View Full Version : Applying kernel patch 118844-28 kills Nvidia module
02-21-06, 03:27 PM
Just to let everyone know, I'm new to solaris.
Anyways at school, we just got a shipment of ten ultra 20s and I've been setting them up, well I've been working on just one so far. I used Sun's Update Manager to apply all the patches and then finaly applying the kernel patch 118844-28 and rebooted and found that X failed to start.
I'm used to Linux, so I thought, "Oh yea, it just needs a new Nvidia module" So I download the latest one and run the installer, no errors. Again a reboot and still the same. I look through the dmesg output and no errors, though I noticed that using the latest module, it doesn't output that statement of loading the module. Modinfo says its there.
I did find a forum posting someplace about using update_drv but that doesn't work since that entry is already in /etc/drivers_alias I setup another Ultra 20 with the lastest module, but without the new kernel and it works fine, so I guess its the kernel?
I have the same problem. I tried taking the nvidia* out of the /etc/driver_aliases file, but since I booted with grub, the driver is included in boot_archive. I don't know how I can take that out of the boot_archive. As my last resort, I am downloading the 1/06 Solaris from Sun now to "upgrade" the system. I hope that would fix it.:(
I'm as new to Linux, as you are to Solaris, so I have no solutions. However, your mention of solving a problem such as this by removing the nvidia module caught my eye. I have had the same problem updating the kernel in SuSe in the past, so I have been delaying doing this again, until I understood how to deal with it. However, I have never installed the Nvidia driver on any of these installations, because the installer asks for a newer kernel than I have. When I run rmmod, it says that no module even exists, so obviously it could not be removed. This would suggest that something else is the basis of the problem. However I have used the SuSe installation repair function, to repair and reinstall Grub, but this did not solve the problem either. Though you are still seeking a solution for Solaris, perhaps you could shed some light on Linux?
02-26-06, 07:51 AM
The NVidia driver works for me with that kernel, however my machines are the W2100z variety.
Check the driver is loading. E.g,
$ dmesg | grep -i nvidia
Feb 24 16:03:45 pigpen pseudo: [ID 129642 kern.info] pseudo-device: nvidia255
Feb 24 16:03:45 pigpen genunix: [ID 936769 kern.info] nvidia255 is /pseudo/nvidia@255
Feb 24 16:05:51 pigpen pcplusmp: [ID 637496 kern.info] pcplusmp: pci10de,18a (nvidia) instance 0 vector 0x10 ioapic 0x2 intin 0x10 is bound to cpu 1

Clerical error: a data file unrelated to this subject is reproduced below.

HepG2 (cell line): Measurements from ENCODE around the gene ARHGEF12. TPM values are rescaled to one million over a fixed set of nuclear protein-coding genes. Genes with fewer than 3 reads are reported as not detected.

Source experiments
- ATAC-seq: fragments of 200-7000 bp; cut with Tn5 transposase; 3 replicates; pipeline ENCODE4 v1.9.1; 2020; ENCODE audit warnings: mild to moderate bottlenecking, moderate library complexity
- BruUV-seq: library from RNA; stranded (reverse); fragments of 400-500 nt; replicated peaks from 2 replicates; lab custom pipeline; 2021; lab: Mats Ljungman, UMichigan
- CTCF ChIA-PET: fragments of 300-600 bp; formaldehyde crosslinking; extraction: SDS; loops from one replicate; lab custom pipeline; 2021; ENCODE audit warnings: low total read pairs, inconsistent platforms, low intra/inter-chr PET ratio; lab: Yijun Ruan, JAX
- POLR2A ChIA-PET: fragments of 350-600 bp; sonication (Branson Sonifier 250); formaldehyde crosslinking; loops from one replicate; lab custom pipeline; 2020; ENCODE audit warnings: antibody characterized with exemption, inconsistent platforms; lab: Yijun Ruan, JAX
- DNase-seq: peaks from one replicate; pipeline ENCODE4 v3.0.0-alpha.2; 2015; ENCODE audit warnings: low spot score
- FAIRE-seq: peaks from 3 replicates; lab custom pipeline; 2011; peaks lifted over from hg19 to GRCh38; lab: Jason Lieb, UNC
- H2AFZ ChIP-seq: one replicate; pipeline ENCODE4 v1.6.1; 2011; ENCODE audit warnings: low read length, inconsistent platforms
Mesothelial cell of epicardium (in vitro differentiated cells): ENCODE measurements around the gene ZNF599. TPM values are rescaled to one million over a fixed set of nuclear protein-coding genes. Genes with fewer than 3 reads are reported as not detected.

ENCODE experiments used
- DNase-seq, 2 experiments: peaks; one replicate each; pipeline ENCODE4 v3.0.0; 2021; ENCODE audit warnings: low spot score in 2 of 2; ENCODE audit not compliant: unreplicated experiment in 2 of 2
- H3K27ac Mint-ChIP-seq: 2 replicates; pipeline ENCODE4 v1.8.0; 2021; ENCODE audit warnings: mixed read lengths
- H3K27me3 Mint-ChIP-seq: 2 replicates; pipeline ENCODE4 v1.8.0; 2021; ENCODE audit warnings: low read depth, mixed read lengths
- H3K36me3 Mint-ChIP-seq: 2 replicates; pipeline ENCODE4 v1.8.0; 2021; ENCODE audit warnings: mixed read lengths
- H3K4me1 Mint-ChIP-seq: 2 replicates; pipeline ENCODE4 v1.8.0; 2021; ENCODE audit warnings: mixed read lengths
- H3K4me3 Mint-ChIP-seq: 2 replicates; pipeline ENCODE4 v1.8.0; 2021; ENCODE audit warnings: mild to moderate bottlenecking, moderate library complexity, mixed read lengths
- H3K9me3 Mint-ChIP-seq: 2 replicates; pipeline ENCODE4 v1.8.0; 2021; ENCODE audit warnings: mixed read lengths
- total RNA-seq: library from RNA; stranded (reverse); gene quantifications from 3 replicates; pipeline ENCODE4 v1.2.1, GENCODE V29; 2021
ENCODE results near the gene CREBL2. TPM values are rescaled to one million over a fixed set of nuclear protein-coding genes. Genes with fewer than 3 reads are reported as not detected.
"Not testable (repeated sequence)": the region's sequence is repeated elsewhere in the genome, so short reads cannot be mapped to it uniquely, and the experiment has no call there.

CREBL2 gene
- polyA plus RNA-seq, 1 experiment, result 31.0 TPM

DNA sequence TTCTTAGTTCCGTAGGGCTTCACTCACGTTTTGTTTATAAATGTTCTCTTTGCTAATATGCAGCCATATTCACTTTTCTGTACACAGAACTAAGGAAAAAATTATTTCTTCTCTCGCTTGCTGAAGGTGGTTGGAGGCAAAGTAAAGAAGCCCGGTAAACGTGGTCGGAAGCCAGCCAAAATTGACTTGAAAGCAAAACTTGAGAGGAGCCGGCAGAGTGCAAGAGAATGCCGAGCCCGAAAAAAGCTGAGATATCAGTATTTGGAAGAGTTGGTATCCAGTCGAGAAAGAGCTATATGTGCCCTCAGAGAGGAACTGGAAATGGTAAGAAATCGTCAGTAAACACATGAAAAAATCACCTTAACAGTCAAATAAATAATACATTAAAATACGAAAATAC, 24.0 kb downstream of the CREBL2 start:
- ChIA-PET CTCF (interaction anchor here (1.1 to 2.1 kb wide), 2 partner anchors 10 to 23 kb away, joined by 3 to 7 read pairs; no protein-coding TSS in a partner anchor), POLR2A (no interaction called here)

Feb 24 16:05:51 pigpen pci_pci: [ID 370704 kern.info] PCI-device: display@0, nvidia0
Feb 24 16:05:51 pigpen genunix: [ID 936769 kern.info] nvidia0 is /pci@5,0/pci1022,7455@1/display@0
Feb 24 16:06:22 pigpen pseudo: [ID 129642 kern.info] pseudo-device: nvidia255
Feb 24 16:06:22 pigpen genunix: [ID 936769 kern.info] nvidia255 is /pseudo/nvidia@255
If not, did you reboot like reboot -- -r?
Check that you're using NVidia's driver, not Xorg's nv driver. In the X config, typically /etc/X11/xorg.conf, check that your driver looks something like:
.___VendorName "nVidia Corporation"
.___BoardName "NV18GL [Quadro4 NVS AGP 8x]"
.___Option "CursorShadow" "true"
In your Xorg log file (typically /var/log/Xorg.0.log) you should see something like:
(II) LoadModule: "nvidia"
(II) Loading /usr/X11/lib/modules/drivers/nvidia_drv.so
(II) Module nvidia: vendor="NVIDIA Corporation"
.___compiled for 4.0.2, module version = 1.0.8178
.___Module class: X.Org Video Driver
The Xorg log file will also detail various errors, identified by a leading "(EE)" of a log message.
02-28-06, 09:42 AM
Happened to me early last month when installing 118844-27.
I too installed the latest drivers, with no success.
Resolution was found in the NVidia drivers/sx86/video/readme.txt file located on the supplemental cd that shipped with the Ultra 20.
The configuration reboot after the kernel patch assigned the board to the next device instance. This is not the exact error reported in the readme, but the effect was the same.
This bug is not fixed (per readme) but workaround was to remove the "nvidia" entries from /etc/path_to_inst then performing a configuration reboot.
X came up fine after reboot.
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